CSET is a desktop software tool that guides users through a step-by-step process to assess their control system and information technology network security practices against recognized industry standards. The output from CSET is a prioritized list of recommendations for improving the cybersecurity posture of the organization's enterprise and industrial control cyber systems. The tool derives the recommendations from a database of cybersecurity standards, guidelines, and practices. Each recommendation is linked to a set of actions that can be applied to enhance cybersecurity controls.
Figure 12: DHS Cyber Security Evaluation Tool
CSET has been designed for easy installation and use on a stand-alone laptop or workstation. It incorporates a variety of available standards from organizations such as National Institute of Standards and Technology (NIST), North American Electric Reliability Corporation (NERC), International Organization for Standardization (ISO), U.S. Department of Defense (DoD), and others. When the tool user selects one or more of the standards, CSET will open a set of questions to be answered. The answers to these questions will be compared against a selected security assurance level, and a detailed report will be generated to show areas for potential improvement.
CSET provides an excellent means to perform a self-assessment of the security posture of your control system environment.
Department of Homeland Security Science and Technology
DHS S&T has developed several tools to assess the risk and resiliency of buildings, to include the cyber threat. The Integrated Rapid Visual Screening Tool, and the Owners Performance Requirement Tool assist building owners and operators evaluate the threats, vulnerabilities, and consequences and compare mitigation options.
Committee for National Security Systems ICS Overlay
The CNSS provides a forum for the discussion of policy issues, and is responsible for setting national-level Information Assurance policies, directives, instructions, operational procedures, guidance, and advisories for U.S. Government (USG) departments and agencies for the security of National Security Systems (NSS).
In April 2012, DoD formed a Technical Working Group (TWG) and undertook the task of creating the first CNSSI 1253 ICS-PIT Overlay:
"Security control overlays are specifications of security controls and supporting guidance used to complement the security control baselines and parameter values in the Committee on National Security Systems Instruction (CNSSI) No. 1253 and to complement the supplemental guidance in the NIST SP 800-53. Organizations select and apply CNSSI No. 1253 security control overlays by using the guidance in each of the standardized, approved and CNSS-published overlays."
The TWG delivered the first ICS-PIT Overlay to the CNSS in January, 2013, after extensive collaboration among 65 representatives spanning DoD, DHS and numerous agencies. The Overlay is both a "primer," with a standard architecture and layers diagram, and a pictorial of typical devices, sensors and actuators that enable the I&E, IT and Information Assurance (IA) staff in the field to identify and understand the operational protocols (Modbus, LonTalk, etc.), network ports, and connections.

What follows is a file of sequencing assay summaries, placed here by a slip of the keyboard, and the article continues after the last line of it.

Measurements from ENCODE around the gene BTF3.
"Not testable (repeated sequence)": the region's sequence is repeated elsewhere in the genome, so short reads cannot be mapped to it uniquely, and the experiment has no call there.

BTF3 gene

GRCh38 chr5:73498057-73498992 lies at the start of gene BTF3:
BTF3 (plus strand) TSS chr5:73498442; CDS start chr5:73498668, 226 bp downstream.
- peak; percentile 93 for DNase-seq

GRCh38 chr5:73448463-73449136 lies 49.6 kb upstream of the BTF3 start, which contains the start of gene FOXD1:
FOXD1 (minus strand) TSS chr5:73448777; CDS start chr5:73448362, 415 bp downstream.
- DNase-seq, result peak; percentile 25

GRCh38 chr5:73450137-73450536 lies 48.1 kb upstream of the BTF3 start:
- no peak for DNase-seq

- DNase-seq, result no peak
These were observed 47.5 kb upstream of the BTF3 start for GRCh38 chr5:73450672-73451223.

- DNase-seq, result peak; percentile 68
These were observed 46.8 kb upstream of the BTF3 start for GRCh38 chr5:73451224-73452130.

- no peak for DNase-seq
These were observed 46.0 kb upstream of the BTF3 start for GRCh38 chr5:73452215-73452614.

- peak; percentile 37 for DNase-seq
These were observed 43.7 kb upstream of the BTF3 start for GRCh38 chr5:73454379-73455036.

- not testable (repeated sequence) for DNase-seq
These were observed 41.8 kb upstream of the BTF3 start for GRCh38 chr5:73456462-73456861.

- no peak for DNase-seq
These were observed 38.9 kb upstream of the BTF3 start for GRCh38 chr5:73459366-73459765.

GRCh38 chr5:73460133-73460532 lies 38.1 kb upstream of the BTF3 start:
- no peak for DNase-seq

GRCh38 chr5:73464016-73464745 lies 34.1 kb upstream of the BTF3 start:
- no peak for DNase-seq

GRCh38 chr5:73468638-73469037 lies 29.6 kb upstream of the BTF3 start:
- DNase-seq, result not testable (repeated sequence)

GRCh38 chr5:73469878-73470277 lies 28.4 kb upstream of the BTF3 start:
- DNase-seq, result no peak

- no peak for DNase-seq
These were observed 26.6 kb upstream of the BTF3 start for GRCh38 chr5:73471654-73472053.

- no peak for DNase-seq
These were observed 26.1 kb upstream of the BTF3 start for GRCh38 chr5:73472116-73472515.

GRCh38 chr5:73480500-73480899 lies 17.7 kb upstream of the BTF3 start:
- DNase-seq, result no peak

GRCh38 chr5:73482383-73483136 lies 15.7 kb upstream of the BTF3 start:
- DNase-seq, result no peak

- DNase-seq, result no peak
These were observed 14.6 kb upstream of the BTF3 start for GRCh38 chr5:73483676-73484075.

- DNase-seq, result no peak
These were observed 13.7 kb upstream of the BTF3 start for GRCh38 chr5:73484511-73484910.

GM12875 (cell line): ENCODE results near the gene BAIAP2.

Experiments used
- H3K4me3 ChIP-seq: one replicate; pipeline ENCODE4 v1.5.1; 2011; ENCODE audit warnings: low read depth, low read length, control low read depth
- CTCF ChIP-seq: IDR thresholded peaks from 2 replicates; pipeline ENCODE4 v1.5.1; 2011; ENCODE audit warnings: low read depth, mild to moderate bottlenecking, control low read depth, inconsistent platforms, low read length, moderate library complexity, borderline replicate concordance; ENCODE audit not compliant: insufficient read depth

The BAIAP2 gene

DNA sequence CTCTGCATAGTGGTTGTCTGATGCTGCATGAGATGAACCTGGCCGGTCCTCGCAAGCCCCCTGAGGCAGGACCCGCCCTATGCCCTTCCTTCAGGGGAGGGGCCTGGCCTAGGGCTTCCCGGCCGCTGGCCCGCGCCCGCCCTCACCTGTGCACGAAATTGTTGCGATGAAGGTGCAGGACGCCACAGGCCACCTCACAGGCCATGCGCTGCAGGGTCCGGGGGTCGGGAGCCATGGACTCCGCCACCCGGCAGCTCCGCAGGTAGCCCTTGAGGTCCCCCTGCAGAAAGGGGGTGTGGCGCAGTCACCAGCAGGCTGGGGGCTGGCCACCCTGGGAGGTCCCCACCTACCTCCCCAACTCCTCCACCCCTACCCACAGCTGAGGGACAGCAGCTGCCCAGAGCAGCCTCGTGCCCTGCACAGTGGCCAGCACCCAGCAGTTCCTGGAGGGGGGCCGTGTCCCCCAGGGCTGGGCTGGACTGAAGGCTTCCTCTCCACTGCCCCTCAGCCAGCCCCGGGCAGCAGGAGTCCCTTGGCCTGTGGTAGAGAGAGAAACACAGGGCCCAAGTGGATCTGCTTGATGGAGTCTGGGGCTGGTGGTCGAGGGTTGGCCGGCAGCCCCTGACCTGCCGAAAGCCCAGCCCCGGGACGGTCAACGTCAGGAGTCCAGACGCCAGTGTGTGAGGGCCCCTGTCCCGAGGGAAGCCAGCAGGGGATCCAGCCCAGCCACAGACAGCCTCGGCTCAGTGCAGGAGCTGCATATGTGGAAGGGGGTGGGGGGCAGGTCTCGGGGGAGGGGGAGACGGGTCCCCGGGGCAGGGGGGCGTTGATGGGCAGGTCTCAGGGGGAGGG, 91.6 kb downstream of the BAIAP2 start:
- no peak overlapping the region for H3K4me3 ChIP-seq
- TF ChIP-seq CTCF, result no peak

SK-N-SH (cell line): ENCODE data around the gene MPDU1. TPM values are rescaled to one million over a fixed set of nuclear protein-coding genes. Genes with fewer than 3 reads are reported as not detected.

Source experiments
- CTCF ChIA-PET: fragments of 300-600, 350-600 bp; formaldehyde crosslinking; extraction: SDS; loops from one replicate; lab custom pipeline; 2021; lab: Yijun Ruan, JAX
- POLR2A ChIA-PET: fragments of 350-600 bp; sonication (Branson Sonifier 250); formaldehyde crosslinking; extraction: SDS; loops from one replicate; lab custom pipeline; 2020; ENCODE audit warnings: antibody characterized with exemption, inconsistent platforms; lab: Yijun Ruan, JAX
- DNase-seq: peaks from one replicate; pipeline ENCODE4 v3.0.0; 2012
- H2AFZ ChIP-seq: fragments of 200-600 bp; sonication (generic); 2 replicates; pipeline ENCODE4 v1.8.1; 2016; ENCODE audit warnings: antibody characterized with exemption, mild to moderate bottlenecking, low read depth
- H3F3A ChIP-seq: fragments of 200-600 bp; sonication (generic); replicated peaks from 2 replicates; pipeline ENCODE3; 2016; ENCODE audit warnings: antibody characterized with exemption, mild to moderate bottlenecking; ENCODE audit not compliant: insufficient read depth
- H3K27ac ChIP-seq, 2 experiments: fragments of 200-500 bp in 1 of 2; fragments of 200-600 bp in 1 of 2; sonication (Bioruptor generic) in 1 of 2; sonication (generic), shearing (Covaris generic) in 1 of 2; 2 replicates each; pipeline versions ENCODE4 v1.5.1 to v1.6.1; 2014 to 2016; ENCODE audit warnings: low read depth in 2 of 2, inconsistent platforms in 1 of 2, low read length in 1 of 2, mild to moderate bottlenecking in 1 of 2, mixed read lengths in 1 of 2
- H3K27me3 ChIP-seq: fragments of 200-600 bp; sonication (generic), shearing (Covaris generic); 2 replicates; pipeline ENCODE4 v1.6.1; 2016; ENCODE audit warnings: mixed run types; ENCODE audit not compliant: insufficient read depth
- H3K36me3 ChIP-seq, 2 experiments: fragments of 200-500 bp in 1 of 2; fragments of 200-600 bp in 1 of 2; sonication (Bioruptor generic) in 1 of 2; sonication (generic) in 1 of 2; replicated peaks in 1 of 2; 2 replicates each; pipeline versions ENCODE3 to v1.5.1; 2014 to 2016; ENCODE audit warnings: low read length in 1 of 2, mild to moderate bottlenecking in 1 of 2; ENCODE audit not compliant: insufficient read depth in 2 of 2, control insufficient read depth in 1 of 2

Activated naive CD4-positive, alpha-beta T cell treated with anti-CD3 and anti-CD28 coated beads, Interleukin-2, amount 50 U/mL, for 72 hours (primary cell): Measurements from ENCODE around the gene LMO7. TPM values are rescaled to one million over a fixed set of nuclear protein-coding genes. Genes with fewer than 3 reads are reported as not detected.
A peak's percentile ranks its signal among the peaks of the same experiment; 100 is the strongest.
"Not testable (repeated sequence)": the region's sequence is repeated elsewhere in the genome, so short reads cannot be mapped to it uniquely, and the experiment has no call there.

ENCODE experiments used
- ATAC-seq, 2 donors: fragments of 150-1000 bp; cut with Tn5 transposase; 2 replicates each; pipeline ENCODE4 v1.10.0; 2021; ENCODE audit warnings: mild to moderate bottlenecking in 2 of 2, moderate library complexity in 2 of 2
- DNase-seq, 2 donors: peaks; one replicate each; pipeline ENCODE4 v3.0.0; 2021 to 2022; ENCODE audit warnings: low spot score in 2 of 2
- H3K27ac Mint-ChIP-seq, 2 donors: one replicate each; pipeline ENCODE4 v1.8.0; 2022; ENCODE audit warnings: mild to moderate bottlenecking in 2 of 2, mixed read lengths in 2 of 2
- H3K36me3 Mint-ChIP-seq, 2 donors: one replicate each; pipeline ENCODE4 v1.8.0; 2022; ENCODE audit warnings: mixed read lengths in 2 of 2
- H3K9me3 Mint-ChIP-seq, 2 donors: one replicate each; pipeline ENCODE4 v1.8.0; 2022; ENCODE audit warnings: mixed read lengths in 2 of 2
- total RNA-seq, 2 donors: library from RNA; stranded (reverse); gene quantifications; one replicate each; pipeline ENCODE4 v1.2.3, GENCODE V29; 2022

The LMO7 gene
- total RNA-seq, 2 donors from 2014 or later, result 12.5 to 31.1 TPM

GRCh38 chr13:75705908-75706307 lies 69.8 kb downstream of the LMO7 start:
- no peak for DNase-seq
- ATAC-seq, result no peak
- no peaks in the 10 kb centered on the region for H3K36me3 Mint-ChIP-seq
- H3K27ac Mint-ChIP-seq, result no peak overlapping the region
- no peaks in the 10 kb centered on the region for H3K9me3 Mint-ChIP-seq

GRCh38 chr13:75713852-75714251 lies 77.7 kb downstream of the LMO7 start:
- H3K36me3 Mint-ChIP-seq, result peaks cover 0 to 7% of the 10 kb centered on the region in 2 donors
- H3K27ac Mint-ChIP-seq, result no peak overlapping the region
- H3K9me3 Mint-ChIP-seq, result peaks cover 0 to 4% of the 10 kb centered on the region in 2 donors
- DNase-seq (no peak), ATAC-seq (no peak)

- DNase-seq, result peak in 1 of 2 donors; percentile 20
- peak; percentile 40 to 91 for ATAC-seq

Figure 13: CNSSI 1253 ICS Overlay Enclave Authorization Boundary and Layers
The initial ICS-PIT Overlay was DoD-centric and used DoD specific parameters, but was formally adopted by the CNSS in March, 2013. The initial version will be included in the CSET 5.1 release as an informational and training document; scheduled for a summer 2013 release.
Recognizing the value of the ICS-PIT Overlay, the CNNS has requested that the Overlay be generalized and made applicable to all CNSS stakeholders. The Overlay is currently being modified, and is expected to be formally submitted to the CNSS committee in June of 2013, with an expected approval and release date of August or September ET 6.0 release with a target release date of November 2013.
Handbook for Self-Assessing Security Vulnerabilities & Risks of Industrial Control Systems on DoD Installations
This handbook (PDF) was developed by the Air Force 346th Test Squadron, 262nd Network Warfare Squadron, Idaho National Laboratory and other stakeholder agencies in response to the need to address the lack of field guidance for ICS cybersecurity. The Department of Defense (DoD) Components and Agencies are encouraged to use this handbook to help establish a risk management framework to identify and prioritize mission-related vulnerabilities and risks that may be exposed or created by network connectivity to Industrial Control Systems (ICS). Installations & Environment (I&E)-related ICS include computer hardware, software, and associated sensors and controllers used to monitor and/or control real property, such as on-installation electricity, water, wastewater, natural gas, airfield lighting and petroleum systems. It also includes building heating and air conditioning equipment, lighting, fire and life safety systems. Supervisory Control and Data Acquisition Systems (SCADA), Distributed Control Systems (DCS), Energy Management Control Systems (EMCS) are also types of ICS.
Additional DoD ICS, facility, and building related cybersecurity information can also be found on the Installations & Environment Business Enterprise Integration office website.